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Thread: NASA touts plan to grab asteroid as 'unprecedented technological feat'

  1. #1 NASA touts plan to grab asteroid as 'unprecedented technological feat' 
    AI's Have More Fun Bad Robot's Avatar
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    Looks like NASA's budget is coming back to life. I kind of like the idea of grabbing asteroids and bringing them back to earth orbit, if we can do it safely. I believe mining asteroids will be the driving force behind private and public investment in space operations of the future. Plus if we have the technology to move asteroids we should be able to defend earth from any future asteroid strikes to the planet.

    Does anybody not want to do this NASA project?

    NASA touts plan to grab asteroid as 'unprecedented technological feat' - Cosmic Log


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  3. #2  
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    I say,
    BRING IT ON!


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  4. #3  
    Forum Radioactive Isotope cosmictraveler's Avatar
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    Does anybody not want to do this NASA project?
    While doing this many other robotic spacecraft could be sent to study other planets like we are already doing but with better equipment to send there today than before. Why do we need to grab a asteroid and bring it back here?

    We already have landed on them, explored them, found what most are made of and have allot of data so why bring one back? If more information is needed about them just send more robotic craft to them. We already know that if we detonate a small or even moderate explosion near the asteroid , it would alter its course to avoid hitting Earth. What we need to be doing is making ways to find out where the asteroids that might be headed to Earth are located to keep a watch on them so when the time comes we can alter its course as to not hit Earth. That would be much more prudent, to me, than bringing an asteroid back to Earth.

    So get those robotic craft going out to explore more and find out more about space, we know so little but are making headway as long as exploration continues.
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    Malignant Pimple shlunka's Avatar
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    I'll be impressed when a Mcdonald's is opened on one.
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  6. #5  
    Forum Radioactive Isotope cosmictraveler's Avatar
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    Quote Originally Posted by shlunka View Post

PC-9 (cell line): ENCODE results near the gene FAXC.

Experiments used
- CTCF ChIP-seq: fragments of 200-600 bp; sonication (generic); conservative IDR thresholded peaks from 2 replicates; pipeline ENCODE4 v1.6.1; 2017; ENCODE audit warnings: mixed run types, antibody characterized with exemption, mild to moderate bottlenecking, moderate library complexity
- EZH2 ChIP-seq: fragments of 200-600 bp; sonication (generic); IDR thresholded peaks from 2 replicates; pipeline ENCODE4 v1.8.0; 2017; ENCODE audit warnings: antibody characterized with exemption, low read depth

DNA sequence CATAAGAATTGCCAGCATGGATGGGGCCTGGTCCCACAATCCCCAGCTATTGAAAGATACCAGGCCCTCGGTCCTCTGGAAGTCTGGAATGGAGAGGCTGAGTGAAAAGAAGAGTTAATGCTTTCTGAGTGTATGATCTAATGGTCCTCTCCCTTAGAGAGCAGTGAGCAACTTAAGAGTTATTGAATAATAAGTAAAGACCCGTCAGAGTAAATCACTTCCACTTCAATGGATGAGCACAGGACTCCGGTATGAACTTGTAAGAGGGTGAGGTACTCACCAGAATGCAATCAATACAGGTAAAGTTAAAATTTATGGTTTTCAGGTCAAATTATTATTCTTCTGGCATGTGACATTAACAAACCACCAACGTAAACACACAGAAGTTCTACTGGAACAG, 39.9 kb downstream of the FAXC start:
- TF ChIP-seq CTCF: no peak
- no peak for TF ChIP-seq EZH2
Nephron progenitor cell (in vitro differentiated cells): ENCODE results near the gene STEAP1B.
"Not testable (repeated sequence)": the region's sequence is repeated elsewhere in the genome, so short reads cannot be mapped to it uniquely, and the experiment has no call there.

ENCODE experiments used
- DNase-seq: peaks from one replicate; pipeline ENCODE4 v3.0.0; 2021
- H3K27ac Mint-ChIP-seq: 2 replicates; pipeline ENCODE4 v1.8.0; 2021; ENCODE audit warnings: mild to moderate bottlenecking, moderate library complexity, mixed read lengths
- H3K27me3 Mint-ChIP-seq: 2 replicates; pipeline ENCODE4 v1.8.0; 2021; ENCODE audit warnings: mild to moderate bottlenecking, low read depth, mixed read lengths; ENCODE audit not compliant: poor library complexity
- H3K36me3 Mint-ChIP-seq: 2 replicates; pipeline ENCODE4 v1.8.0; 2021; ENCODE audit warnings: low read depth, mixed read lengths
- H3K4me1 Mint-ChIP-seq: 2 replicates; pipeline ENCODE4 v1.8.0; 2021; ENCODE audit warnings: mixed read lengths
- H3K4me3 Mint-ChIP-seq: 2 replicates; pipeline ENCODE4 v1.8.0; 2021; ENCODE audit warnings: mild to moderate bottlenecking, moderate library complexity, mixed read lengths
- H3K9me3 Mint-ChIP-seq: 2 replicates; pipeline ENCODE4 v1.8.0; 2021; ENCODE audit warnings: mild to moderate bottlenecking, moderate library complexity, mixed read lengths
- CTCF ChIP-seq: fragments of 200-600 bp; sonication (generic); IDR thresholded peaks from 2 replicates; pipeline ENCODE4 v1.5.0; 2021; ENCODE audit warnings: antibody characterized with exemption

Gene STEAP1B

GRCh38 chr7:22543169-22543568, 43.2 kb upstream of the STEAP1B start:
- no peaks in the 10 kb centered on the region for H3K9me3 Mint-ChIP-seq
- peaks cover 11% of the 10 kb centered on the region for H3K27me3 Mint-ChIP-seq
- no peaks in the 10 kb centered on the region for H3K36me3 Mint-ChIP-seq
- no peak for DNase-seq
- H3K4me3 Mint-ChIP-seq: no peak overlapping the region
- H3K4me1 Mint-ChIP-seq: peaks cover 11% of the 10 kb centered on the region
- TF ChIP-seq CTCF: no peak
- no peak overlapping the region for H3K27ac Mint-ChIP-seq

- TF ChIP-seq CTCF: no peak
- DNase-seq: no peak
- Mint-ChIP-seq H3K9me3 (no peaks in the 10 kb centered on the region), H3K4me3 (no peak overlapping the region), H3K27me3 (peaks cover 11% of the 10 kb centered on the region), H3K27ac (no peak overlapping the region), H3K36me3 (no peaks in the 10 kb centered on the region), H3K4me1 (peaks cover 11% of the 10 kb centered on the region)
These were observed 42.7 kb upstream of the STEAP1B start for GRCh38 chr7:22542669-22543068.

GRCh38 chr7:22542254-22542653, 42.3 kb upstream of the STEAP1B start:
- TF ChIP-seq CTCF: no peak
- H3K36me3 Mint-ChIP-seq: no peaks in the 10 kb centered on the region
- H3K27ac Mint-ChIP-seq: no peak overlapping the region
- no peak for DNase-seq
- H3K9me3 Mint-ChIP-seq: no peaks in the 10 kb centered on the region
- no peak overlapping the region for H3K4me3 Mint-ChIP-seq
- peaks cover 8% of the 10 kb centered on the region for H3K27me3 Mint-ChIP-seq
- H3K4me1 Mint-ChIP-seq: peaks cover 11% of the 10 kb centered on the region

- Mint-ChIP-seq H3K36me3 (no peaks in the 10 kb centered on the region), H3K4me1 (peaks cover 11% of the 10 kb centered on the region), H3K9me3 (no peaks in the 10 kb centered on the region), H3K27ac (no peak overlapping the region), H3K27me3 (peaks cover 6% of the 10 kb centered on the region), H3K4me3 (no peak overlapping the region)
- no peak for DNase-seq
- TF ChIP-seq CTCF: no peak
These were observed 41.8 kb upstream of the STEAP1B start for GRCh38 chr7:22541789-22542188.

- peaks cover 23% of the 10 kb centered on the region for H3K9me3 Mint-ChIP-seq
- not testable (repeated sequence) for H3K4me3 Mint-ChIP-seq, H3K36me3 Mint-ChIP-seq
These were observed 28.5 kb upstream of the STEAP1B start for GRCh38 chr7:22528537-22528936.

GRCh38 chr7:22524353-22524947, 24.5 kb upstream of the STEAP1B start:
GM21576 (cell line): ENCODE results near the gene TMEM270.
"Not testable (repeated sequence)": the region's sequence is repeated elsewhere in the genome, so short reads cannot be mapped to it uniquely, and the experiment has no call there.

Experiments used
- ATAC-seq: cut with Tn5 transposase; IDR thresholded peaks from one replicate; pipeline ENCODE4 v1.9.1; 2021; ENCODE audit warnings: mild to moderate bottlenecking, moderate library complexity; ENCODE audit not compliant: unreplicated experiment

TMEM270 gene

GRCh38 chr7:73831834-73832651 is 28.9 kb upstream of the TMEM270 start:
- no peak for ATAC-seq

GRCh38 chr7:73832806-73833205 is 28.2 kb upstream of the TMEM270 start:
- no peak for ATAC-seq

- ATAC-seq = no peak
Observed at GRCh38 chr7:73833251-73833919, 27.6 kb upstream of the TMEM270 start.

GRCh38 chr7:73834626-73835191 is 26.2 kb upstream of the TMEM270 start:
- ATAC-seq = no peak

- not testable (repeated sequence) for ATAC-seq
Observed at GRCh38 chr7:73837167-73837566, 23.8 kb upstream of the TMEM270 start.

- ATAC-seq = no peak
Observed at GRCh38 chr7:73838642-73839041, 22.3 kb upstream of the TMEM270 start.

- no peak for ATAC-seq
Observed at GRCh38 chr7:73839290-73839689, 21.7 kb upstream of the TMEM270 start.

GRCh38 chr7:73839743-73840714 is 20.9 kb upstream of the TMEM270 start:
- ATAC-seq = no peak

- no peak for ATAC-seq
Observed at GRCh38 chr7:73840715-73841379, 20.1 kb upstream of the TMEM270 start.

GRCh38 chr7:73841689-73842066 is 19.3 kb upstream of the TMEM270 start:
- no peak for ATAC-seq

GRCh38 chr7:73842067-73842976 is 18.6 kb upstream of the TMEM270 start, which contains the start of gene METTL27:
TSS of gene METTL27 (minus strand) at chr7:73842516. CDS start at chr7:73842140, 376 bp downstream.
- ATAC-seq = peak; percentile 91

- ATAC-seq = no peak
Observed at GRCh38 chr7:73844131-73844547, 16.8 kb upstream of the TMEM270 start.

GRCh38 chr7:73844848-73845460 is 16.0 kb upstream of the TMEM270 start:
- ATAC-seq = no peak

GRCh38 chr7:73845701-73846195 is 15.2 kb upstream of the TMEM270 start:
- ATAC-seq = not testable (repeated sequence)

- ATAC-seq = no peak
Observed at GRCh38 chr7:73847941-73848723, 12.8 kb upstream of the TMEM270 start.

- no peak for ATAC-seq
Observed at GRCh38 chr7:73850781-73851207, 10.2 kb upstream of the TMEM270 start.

I'll be impressed when a Mcdonald's is opened on one.
    Most are rather small so only a hot dog vendor would fit. It could be called astro-dogs.
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    Quote Originally Posted by shlunka View Post
    I'll be impressed when a Mcdonald's is opened on one.
    With a salad bar. We don't need fat astronauts that can't lift off the ground.
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  8. #7  
    Forum Radioactive Isotope cosmictraveler's Avatar
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    Quote Originally Posted by Neverfly View Post
    Quote Originally Posted by shlunka View Post
    I'll be impressed when a Mcdonald's is opened on one.
    With a salad bar. We don't need fat astronauts that can't lift off the ground.
    But in space, you don't weigh anything so that that wouldn't matter to what your flying in out there would it.
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    Quote Originally Posted by cosmictraveler View Post
    Quote Originally Posted by Neverfly View Post
    Quote Originally Posted by shlunka View Post
    I'll be impressed when a Mcdonald's is opened on one.
    With a salad bar. We don't need fat astronauts that can't lift off the ground.
    But in space, you don't weigh anything so that that wouldn't matter to what your flying in out there would it.
    You don't lift off from Space.
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  10. #9  
    AI's Have More Fun Bad Robot's Avatar
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    Quote Originally Posted by cosmictraveler View Post
    Does anybody not want to do this NASA project?
    While doing this many other robotic spacecraft could be sent to study other planets like we are already doing but with better equipment to send there today than before. Why do we need to grab a asteroid and bring it back here?

    We already have landed on them, explored them, found what most are made of and have allot of data so why bring one back? If more information is needed about them just send more robotic craft to them. We already know that if we detonate a small or even moderate explosion near the asteroid , it would alter its course to avoid hitting Earth. What we need to be doing is making ways to find out where the asteroids that might be headed to Earth are located to keep a watch on them so when the time comes we can alter its course as to not hit Earth. That would be much more prudent, to me, than bringing an asteroid back to Earth.